Monday, February 26, 2007
Sunday, February 18, 2007
Read it, and then re-read it...ingest it, study it, and then make up yer own mind!
Friday, February 16, 2007
Human beings, who are almost unique in having the ability to learn from the experience of others, are also remarkable for their apparent disinclination to do so.
-- Douglas Adams
House Passes Resolution Opposing Bush's Plan to Send More Troops to Iraq
House Passes Resolution Opposing Bush's Plan to Send More Troops to Iraq
Friday , February 16, 2007
House Democrats on Friday sent the Bush administration the clearest message to date on Iraq by passing a resolution that opposes the president's plan to send an additional 21,500 troops to the war-torn country.
"The bipartisan resolution today may be nonbinding, but it will send a strong message to the president: we here in Congress are committed and supporting our troops,” said House Speaker Nancy Pelosi on the House floor. “The passage of this legislation will signal change in direction in Iraq that will end the fighting and bring our troops home safely and soon.”
House lawmakers wrapped up a four-day marathon debate leading up to the vote Friday. The Senate is expected to take up the debate for a test vote on Saturday. The resolution vote, however, won't alter Bush's policy in Iraq or stop the surge of troops into Baghdad.
Bush pitched his plan last month to send an additional U.S. forces into Iraq to quell sectarian violence there, igniting opposition from Democratic leaders and some Republicans.
Rep. Henry Waxman, D-Calif., called Iraq a "defeat."
"What we now have in Iraq is a defeat. We cannot achieve the illusions of the Bush administration that we will be able to create a stable unified liberal democracy in Iraq that is pro-American," Waxman said on the House floor. "Instead, we have sectarian fighting, death squads and a disabled Middle East that threatens to be engulfed by the nightmare that we have unleashed."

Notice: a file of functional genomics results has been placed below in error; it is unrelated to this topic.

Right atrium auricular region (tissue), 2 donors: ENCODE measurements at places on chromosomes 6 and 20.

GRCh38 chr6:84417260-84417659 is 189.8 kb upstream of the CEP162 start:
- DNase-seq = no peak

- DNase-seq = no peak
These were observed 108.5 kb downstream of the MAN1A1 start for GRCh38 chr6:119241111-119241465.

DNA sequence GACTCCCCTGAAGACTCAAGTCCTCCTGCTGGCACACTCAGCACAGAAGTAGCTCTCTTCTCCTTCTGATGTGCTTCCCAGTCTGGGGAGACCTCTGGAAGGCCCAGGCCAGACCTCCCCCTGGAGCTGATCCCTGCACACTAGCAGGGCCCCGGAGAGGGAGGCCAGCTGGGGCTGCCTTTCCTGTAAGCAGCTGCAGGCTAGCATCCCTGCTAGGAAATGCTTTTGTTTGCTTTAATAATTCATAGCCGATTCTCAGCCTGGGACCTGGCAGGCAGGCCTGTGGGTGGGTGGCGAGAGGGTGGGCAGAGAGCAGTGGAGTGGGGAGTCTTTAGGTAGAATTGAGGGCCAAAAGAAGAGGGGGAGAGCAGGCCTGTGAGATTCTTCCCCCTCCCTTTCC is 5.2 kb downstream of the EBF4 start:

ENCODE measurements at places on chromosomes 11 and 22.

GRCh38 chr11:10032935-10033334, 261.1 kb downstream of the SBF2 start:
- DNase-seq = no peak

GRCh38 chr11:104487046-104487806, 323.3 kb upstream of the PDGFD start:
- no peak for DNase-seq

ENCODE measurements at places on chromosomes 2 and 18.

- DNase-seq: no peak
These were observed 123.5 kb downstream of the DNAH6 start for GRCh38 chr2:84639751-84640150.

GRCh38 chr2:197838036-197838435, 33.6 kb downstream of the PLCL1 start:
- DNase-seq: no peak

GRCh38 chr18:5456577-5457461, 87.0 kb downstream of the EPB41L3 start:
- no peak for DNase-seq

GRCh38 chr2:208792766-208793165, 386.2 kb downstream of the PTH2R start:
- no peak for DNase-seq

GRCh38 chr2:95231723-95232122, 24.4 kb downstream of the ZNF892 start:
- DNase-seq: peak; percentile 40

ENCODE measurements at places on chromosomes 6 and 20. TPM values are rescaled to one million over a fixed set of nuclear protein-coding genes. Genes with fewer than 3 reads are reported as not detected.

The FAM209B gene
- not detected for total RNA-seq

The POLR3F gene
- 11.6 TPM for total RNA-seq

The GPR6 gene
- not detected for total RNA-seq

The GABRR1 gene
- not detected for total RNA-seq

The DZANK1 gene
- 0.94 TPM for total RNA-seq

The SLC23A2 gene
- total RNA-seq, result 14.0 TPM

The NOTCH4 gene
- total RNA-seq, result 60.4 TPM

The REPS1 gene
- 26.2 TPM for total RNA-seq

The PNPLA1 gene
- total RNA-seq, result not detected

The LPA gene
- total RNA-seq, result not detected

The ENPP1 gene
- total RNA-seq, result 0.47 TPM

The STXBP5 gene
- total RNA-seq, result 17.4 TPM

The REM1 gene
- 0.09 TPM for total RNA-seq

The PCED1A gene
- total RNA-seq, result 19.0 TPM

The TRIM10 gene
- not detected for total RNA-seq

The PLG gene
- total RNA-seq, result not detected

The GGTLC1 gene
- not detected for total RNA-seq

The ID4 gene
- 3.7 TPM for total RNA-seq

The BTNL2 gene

Republicans warn the vote will embolden terrorists and insurgents, and send the wrong message to the troops on the ground, while Democrats argue that the troop surge will risk more American lives.
Rep. Peter King, R-N.Y., asked fellow lawmakers to vote against the resolution, calling it "misguided and dangerous."
“You cannot support the troops if you are undermining their mission and challenging their commander in the field,” King said on the House floor. “By opposing this new policy, the supporters of the resolution are clearly undermining our new commander in Iraq at such a vital time at the conduct of this war.”
• Click here to read about Republicans' reaction to Democratic proposals to limit Iraq war funding.
Rep. John Murtha, D-Pa., who chairs the House panel that oversees military spending, said he plans to introduce legislation that would end Bush's plan by setting limits on which troops can be sent and would prevent them from being sent back too soon or too poorly equipped. Troops going overseas for another tour would have to stay in the United States at least one year before being redeployed.
Rep. Pete Hoekstra, R-Mich., told FOX News that Democratic attempts to cut off funding would put the nation at risk.
"It's going to make us more vulnerable. Democrats cannot walk away from this threat," Hoekstra said. "They cannot cut off funding on a larger scale because it will make us more vulnerable but I think that's exactly what they are doing. They are going to slowly squeeze this funding and limit the president's options."
Bush said Thursday he hopes Congress supports the troops.
"We have a responsibility. Republicans and Democrats have a responsibility to give our troops the resources they need to do their job and the flexibility they need to prevail," Bush said.
Republican military veteran lawmakers spoke in opposition to the resolution on Thursday.
"The enemy wants our men and women in uniform to think their Congress doesn't care about them," said Rep. Sam Johnson, R-Texas, who was a prisoner of war during Vietnam. "We must learn from our mistakes. We cannot leave a job undone like we left in Korea, like we left in Vietnam, like we left in Somalia."